Unconventional methods used by Stinger detachment in Afghanistan

9 May 2002 | Sgt Thomas Michael Corcoran

During Operation Enduring Freedom, the Low-Altitude Air Defense Detachment became an integral part of the Battalion Landing Team as they provided unprecedented support to the infantry units.

The LAAD Marines had been integrated and trained with infantry units even before the 26th Marine Expeditionary Unit (Special Operations Capable)'s pre-deployment work-up exercises.  The detachment participated in a Combined Arms Exercise (CAX) at Marine Air Ground Training Center, Twenty Nine Palms, Calif., where they served as the only air defense unit in the Marine Air Ground Task Force training.

"At CAX we were integrated with Light-Armored Reconnaissance and Combined Anti-Armor Team," said 26th MEU stinger team leader and gunner, Sgt. Maurice A. Dunston.  "These were all [mechanized] units."

A few months later, they trained with the MEU's own infantry--Battalion Landing Team 3/6.  They completed training aboard the Mountain Warfare Training Center in Bridgeport, Calif.

"Bridgeport was our [introduction] to working with Weapons Company, BLT 3/6," said Dunston.  "We were in the mountains and it was the first time we did our job on foot with them."  Dunston explained that in Bridgeport, during their mountain survival training, they also acted as basic riflemen.  They brought back knowledge of the BLT SOPs and an appreciation for the rigors of mountain patrolling.

With the completion of their training at Bridgeport, both the Stinger detachment and the BLT had a much better understanding of each other's assets.  This understanding proved to be very important while supporting Operation Enduring Freedom in Afghanistan.

"Over the past year we've worked with them and got to know them," said Cpl. Steven T. Avers, 26th MEU, Stinger team leader.  "It makes it a lot easier to work with somebody when you already know them."

The BLT learned that much about the LAAD Marines' assets, particularly their night vision equipment.  Stinger missiles have a Forward-Looking Infrared or FLIR sight, and the multiple-stinger launch pedestal called the Avenger has a thermal zoom sight called a Wide-Angle Stinger Pointer.  Both the infrared and thermal vision devices contributed greatly to the security of Marine perimeters in Afghanistan.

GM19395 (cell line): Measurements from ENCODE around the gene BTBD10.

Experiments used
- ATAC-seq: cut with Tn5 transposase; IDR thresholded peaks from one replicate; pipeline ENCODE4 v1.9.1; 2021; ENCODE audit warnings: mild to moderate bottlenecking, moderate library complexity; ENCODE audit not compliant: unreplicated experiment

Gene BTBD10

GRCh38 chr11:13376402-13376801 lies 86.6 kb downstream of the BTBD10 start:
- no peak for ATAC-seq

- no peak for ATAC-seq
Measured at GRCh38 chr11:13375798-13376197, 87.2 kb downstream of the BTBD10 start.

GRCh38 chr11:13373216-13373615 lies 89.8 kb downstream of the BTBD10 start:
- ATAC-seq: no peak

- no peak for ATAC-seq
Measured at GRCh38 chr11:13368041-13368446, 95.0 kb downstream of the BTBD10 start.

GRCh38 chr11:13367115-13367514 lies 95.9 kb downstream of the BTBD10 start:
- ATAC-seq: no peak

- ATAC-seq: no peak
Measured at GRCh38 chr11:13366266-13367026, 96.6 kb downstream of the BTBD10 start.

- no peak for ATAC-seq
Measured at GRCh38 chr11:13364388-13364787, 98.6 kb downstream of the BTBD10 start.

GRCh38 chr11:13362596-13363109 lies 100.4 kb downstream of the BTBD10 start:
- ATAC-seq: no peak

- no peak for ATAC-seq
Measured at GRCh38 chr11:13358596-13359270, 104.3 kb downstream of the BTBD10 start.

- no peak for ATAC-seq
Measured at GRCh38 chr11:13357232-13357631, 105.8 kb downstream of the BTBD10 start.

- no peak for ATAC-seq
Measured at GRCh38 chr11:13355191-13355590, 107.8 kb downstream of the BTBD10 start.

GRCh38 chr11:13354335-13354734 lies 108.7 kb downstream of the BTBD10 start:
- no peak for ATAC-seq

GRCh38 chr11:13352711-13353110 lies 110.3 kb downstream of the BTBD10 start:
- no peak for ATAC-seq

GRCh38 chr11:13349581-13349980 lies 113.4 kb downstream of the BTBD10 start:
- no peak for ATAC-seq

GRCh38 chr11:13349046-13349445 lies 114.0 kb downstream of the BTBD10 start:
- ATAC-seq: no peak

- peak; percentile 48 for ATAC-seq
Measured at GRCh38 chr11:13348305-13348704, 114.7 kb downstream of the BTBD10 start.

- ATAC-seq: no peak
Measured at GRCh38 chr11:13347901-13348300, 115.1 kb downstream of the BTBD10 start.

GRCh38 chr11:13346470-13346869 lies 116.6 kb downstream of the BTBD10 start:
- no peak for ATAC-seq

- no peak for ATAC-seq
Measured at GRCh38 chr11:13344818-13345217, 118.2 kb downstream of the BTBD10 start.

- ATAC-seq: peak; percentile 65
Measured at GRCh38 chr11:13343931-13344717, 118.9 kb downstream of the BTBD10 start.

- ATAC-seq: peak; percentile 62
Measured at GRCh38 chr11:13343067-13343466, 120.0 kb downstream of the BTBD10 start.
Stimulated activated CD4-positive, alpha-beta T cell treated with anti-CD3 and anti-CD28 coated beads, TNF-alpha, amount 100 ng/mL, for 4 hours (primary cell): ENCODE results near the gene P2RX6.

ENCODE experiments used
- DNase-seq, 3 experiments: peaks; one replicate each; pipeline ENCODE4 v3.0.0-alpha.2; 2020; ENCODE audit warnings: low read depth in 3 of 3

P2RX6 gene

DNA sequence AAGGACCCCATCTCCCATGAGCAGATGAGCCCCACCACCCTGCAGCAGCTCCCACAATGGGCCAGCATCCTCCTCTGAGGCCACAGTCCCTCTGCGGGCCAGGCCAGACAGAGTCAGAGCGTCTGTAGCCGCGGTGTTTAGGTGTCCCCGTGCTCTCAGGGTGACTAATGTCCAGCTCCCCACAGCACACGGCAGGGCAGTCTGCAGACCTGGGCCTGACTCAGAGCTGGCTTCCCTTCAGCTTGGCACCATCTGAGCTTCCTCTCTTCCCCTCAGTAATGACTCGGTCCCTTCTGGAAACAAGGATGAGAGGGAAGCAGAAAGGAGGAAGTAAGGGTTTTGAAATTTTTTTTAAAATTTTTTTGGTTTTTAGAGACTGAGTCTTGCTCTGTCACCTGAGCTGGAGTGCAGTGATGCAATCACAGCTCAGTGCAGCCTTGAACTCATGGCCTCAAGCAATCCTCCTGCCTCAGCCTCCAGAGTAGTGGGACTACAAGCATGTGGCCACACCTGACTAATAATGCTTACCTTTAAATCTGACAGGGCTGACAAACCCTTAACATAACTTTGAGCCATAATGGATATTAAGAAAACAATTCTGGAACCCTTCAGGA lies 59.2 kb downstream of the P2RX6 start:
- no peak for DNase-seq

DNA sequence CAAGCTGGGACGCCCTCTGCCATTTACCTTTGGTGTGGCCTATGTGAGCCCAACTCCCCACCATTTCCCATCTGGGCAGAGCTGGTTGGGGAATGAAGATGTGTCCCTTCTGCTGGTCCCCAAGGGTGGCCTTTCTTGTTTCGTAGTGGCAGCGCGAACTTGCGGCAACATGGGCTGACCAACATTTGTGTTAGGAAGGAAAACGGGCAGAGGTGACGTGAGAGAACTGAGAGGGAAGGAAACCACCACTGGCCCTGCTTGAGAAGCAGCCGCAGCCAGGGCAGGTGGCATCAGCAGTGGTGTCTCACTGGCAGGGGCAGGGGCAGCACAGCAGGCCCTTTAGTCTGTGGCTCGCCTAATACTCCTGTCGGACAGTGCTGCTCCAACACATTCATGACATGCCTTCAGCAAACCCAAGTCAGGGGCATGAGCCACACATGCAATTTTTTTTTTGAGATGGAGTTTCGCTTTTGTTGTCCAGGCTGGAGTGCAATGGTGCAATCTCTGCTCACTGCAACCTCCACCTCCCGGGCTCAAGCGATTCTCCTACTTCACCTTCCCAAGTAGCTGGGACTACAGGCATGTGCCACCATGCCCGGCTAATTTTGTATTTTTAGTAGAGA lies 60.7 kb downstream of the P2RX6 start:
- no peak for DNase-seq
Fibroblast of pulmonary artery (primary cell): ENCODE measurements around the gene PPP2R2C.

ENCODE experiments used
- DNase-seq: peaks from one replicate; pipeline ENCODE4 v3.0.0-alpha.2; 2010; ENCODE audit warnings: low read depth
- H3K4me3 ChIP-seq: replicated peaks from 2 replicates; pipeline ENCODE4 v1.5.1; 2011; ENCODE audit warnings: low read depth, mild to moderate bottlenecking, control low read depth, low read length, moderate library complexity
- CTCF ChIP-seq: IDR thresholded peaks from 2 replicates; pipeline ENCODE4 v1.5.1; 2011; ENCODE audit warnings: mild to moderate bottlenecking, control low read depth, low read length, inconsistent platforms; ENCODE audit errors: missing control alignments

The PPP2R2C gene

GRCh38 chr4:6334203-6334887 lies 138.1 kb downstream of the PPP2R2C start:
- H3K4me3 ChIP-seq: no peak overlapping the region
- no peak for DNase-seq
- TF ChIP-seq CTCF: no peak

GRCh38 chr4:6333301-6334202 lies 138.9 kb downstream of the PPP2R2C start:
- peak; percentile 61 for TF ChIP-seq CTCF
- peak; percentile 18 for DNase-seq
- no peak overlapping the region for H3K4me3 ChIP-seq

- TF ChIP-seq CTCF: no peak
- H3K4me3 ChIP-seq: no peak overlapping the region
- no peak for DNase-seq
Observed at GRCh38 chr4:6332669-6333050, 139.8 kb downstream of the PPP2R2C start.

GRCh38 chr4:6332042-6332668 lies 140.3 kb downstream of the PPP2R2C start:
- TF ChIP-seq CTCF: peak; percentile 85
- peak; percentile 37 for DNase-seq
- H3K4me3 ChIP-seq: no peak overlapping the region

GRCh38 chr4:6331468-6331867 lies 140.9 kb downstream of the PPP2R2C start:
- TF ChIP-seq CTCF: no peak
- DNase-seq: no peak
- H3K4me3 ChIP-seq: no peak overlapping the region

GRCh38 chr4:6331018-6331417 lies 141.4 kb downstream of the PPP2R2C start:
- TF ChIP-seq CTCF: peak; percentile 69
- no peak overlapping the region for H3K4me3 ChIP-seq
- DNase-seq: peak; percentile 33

The first employment the unit received during the war was at Forward Operating Base Rhino in Afghanistan.  With a reported threat of suicide aircraft, LAAD acted in it's traditional role and was also used along the perimeter for their night vision capabilities.

After the Rhino mission, the LAAD Marines to Kandahar, Afghanistan, to man the perimeters. Cpl. James A. Lindsey recalled that, "We manned different positions around the perimeter.  We also held a position with some of the snipers.  They used our thermal vision and their high position was perfect for our air defense position."

There are five LAAD teams with the MEU.  Their section leader, Staff Sgt. Joseph H. Faragone, said that after their role in Operation Enduring Freedom, they would probably be integrating their units with the infantry a lot more.  But Faragone explained that the LAAD team's conventional missions would not be lost.

One of their most crucial missions is as the Emergency Defense Amphibious Task Force.  LAAD Marines were dispersed to the three ships of the Amphibious Ready Group at chokepoints with high threat potential, such as the Straits of Hormuz and the Suez Canal.  Faragone said that, although the ship has its own defense mechanisms for air threats, they might not be able to handle close-range air threats with the agility that his Marines can from a ship's deck.

Overall, Faragone said it's been a long time since a LAAD section has been employed like this and they did a great job.

"BLT 3/6 has high standards," said Faragone.  "And we lived up to those standards."